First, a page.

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  2. Heads up on checking the finance bureaucracy juvat. For SFC Cashe to receive a Silver Star given the facts staggers my mind......how could.... SIX soldiers....on fire....yet......speechless I am.

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    1. Yeah, it astounded me, also. But since the SecDef has signed off on it, I feel certain Our President will also. Fairly quickly, I would imagine.

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  3. Another reason why I dislike banks.

    Yup, SFC Cashe should have been awarded the MoH right off the bat. I mean FFS the man gave his life saving his men, there is no greater sacrifice one can offer than that.

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    1. Well, considering what the previous administration considered as 'heroic' and 'outstanding' (cough...Bradley Manning...cough, cough..) My head still hurts from that whole episode of doublespeak ungoodness.

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    2. The fact that the press still fawns over "it", tells me all I need to know about where their allegiance lies, and it's not "We the People", or that wonderful document those words begin, or even America. In the end, I don't think they believe in "Free Press" or at least for anyone but them.

      It will end badly for them.

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  4. Replies
    1. Thanks, for both sections of the post, it seemed appropriate.

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  5. Yeah, banks are a somewhat necessary evil, but still an evil. Since Tilson fronts all the construction cost and the banks are used to construction loans, this probably threw them for a loop. However, comma, we explained that to our bank when we started the process a year ago, and our loan officer said she’d worked with Tilson before and was familiar with the differences. Which explains Nasa’s good fortune in taking advantage of an unscheduled trip to the ISS last week. Finising my breakfast now and off to see the bankers wi
    Th a lien extension forthem to notarize. We’ll email that to Tilson then we should be back on schedule, except for appliances which earliest redelivery date is the 29th.

    Yep, and re-entering the Bradley multiple times? Very similar tothrowingyourself on multiple grenades. The MoH can’t bring him back, but should give him the recognition he deserves.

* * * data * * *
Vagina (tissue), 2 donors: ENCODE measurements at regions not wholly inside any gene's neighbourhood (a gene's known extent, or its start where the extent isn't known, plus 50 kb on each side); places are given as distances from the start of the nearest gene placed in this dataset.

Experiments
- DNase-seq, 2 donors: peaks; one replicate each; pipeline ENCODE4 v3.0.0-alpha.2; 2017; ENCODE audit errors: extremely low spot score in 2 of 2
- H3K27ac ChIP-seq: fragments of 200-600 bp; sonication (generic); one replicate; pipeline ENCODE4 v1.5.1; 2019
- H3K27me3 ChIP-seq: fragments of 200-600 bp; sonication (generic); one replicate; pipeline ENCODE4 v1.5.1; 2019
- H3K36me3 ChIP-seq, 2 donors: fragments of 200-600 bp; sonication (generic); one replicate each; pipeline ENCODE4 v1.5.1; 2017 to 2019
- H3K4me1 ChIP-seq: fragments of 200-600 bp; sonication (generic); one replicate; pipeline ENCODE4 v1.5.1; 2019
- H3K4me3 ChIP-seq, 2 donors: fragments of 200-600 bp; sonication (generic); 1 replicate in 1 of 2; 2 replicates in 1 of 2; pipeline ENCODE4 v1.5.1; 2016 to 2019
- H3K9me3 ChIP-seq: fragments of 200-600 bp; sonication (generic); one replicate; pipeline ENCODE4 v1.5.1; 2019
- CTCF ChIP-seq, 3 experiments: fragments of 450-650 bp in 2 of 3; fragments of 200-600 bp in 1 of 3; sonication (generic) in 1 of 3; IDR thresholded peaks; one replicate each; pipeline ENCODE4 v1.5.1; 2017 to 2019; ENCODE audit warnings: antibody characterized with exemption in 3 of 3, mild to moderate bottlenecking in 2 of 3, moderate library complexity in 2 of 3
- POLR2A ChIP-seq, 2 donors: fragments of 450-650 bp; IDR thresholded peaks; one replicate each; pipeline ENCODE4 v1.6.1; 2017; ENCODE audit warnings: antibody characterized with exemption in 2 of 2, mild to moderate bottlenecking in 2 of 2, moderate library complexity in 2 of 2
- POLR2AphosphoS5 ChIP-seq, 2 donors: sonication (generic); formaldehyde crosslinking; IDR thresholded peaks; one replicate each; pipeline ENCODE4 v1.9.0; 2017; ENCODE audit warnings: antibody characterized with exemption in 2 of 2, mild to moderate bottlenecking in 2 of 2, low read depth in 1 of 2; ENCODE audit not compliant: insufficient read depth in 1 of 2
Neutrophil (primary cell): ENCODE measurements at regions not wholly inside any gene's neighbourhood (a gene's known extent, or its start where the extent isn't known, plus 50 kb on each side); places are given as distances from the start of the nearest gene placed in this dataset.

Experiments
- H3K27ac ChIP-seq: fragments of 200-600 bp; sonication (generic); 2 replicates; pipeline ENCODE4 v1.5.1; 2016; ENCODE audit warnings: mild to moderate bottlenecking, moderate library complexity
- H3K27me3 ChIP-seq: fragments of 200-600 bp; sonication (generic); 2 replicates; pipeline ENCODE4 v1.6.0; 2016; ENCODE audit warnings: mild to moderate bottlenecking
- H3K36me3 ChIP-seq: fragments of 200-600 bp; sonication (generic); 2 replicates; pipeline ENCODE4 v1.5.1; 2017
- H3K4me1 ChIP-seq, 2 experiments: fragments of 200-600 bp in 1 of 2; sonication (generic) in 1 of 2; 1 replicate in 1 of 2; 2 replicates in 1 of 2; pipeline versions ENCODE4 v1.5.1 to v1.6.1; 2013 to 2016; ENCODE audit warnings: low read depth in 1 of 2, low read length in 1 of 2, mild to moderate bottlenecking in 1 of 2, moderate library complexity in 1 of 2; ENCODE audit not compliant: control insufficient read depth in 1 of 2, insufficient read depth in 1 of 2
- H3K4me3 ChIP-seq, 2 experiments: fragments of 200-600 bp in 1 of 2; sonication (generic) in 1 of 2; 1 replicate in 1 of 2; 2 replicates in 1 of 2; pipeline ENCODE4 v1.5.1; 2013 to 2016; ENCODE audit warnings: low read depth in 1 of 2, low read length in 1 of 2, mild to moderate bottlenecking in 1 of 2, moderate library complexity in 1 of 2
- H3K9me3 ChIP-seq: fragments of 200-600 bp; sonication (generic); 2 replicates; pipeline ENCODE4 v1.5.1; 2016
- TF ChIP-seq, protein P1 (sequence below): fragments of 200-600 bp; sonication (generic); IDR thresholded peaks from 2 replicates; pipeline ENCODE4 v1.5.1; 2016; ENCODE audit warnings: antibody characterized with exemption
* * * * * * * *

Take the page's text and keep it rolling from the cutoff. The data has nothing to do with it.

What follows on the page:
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    Replies
    1. Very similar to throwing yourself on multiple grenades in a serial fashion.

      What is it with Texas and being able to get to the ISS cheaply? I mean, SpaceX has done it, juvat has done it, who next?

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    2. Sarge, replied to your comment above on my iPad (always dangerous, this time merely awkward). Gomen Nasai!

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    3. Beans,
      It just takes one of those *tion words. Determination...Frustration, in your examples.

      Delete
  6. Juvat, I've followed the SFC Cashe saga since he was first moved to BAMC in 2005. His "how are my boys" concern struck a chord then and still stands for the epitome of Leadership (with a capital "L") today. Certainly MOH worthy but I suspect that the paper pushers and Perfumed Princes at the five sided puzzle palace just did the easy thing and approved the original recommendation instead of fighting for someone who couldn't further their individual careers. I've had faith that the current POTUS would do the right thing when given the opportunity to correct SFC Cashe's award. regards, Alemaster

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    1. Alemaster, I think your faith is well founded. I think he'll approve it because it's obviously the right thing to do. That there might be a little political benefit to it is just icing on the cake. I don't believe his opponent would do the same thing even if there were political benefit in it for her.

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  7. Perspective.
    John Kerry got (not necessarily earned) a Silver Star in Vietnam.

    SFC Cashe's actions definitely deserve at least the Distinguished Service Cross and almost certainly the MOH.
    A truly heroic leader, and selfless. Unlike the other Silver Star recipient.

    Condolences on your ongoing victimization at the hands of inept bureaucrats.
    John Blackshoe

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    1. John,
      Thanks. We'll see what tomorrow will bring.

      Unfortunately, there are a lot of John Kerry's in the world, and not enough Alwyn Cashe's.

      Delete
  8. SFC Cashe - Real leadership and Sacrifice. Hope his memory is enshrined in the annals of the MOH recipients.

    USAA all the way (if possible!)

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    1. As do I D4, as do I.

      The family's been with USAA since forever. Never had a problem that wasn't corrected ASAP after notification. Highly recommended.

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  9. Once had a boss who would say, "I'd rather have a sister on the streets than a brother in a loan office".

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    1. Hadn't heard that one WSF, but...I think it's quite apt!

      Thanks

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  10. Long overdue on the MOH in this case. And yeah, loan offices ARE a PITA... Grrr...

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  11. Good luck with the banksters and... total respect for SFC Cashe. RIP.

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  12. When I last sold my house, when moving from NYS to MI, the closing was moved 4x due to issues that the young couple who was buying the place had to clear up with the loan office.